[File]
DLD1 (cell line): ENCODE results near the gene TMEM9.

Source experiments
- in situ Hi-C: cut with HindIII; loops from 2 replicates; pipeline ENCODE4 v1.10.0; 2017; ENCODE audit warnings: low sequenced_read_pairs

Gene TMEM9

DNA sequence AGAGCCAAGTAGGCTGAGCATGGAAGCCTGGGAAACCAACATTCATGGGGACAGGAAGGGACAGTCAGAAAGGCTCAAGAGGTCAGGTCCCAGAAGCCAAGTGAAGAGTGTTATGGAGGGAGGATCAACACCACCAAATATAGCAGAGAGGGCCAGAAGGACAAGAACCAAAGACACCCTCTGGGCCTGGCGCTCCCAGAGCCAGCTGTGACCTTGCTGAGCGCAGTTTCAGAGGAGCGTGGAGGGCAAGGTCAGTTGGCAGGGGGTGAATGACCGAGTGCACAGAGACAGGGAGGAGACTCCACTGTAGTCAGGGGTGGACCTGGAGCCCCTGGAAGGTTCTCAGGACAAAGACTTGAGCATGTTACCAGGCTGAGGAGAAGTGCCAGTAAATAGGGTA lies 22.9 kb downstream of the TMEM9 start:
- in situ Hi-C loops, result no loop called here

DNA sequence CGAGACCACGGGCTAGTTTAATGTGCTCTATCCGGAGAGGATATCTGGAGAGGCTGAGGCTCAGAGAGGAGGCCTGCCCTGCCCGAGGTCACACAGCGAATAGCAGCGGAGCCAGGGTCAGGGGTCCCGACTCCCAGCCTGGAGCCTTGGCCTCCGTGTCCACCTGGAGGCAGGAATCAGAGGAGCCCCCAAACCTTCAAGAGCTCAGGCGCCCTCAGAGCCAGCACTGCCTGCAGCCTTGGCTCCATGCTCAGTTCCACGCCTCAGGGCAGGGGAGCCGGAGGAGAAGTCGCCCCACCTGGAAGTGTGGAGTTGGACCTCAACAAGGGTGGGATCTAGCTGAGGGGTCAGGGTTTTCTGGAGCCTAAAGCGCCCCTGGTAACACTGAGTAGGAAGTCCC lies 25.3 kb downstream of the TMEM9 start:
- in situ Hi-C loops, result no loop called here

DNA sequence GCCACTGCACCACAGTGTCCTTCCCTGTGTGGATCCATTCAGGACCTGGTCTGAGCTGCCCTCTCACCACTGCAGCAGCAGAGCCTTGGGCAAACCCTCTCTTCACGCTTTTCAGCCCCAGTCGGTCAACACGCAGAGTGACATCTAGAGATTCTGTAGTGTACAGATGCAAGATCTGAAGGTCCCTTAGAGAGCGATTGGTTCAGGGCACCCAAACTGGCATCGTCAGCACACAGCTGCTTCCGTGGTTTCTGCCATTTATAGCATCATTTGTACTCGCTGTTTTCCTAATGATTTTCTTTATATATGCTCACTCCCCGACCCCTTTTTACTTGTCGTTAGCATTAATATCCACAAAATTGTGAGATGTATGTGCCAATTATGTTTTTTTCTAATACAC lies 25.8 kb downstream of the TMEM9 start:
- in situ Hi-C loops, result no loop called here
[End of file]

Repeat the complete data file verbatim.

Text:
DLD1 (cell line): ENCODE results near the gene TMEM9.

Source experiments
- in situ Hi-C: cut with HindIII; loops from 2 replicates; pipeline ENCODE4 v1.10.0; 2017; ENCODE audit warnings: low sequenced_read_pairs

Gene TMEM9

DNA sequence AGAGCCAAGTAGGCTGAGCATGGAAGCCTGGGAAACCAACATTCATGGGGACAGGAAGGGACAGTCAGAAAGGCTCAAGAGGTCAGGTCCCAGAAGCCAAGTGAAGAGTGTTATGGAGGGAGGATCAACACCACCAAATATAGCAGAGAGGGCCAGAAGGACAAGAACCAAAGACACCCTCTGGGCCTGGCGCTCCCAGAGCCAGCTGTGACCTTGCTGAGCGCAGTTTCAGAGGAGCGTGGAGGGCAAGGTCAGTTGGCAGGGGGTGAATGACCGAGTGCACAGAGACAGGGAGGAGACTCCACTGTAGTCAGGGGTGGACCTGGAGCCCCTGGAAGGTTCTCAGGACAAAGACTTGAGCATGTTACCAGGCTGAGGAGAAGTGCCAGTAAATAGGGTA lies 22.9 kb downstream of the TMEM9 start:
- in situ Hi-C loops, result no loop called here

DNA sequence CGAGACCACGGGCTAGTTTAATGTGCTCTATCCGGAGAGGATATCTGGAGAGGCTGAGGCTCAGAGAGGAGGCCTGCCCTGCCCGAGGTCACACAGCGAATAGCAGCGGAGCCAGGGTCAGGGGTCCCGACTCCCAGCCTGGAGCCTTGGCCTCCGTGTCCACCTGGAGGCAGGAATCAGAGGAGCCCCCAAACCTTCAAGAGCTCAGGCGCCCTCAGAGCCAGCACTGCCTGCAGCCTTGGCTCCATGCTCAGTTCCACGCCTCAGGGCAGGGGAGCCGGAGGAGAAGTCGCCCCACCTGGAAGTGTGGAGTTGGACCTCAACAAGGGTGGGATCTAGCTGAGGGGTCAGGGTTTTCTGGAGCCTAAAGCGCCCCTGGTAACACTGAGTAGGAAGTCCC lies 25.3 kb downstream of the TMEM9 start:
- in situ Hi-C loops, result no loop called here

DNA sequence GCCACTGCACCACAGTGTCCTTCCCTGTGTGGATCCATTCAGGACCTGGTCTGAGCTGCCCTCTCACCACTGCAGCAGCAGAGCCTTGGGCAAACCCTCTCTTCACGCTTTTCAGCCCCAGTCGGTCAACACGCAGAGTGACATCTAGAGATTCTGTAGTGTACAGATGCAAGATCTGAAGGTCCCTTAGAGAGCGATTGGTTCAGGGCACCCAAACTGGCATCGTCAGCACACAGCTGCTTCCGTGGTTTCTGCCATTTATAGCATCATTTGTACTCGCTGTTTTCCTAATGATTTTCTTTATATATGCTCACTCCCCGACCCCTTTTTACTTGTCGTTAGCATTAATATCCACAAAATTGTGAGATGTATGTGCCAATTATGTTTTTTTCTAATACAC lies 25.8 kb downstream of the TMEM9 start:
- in situ Hi-C loops, result no loop called here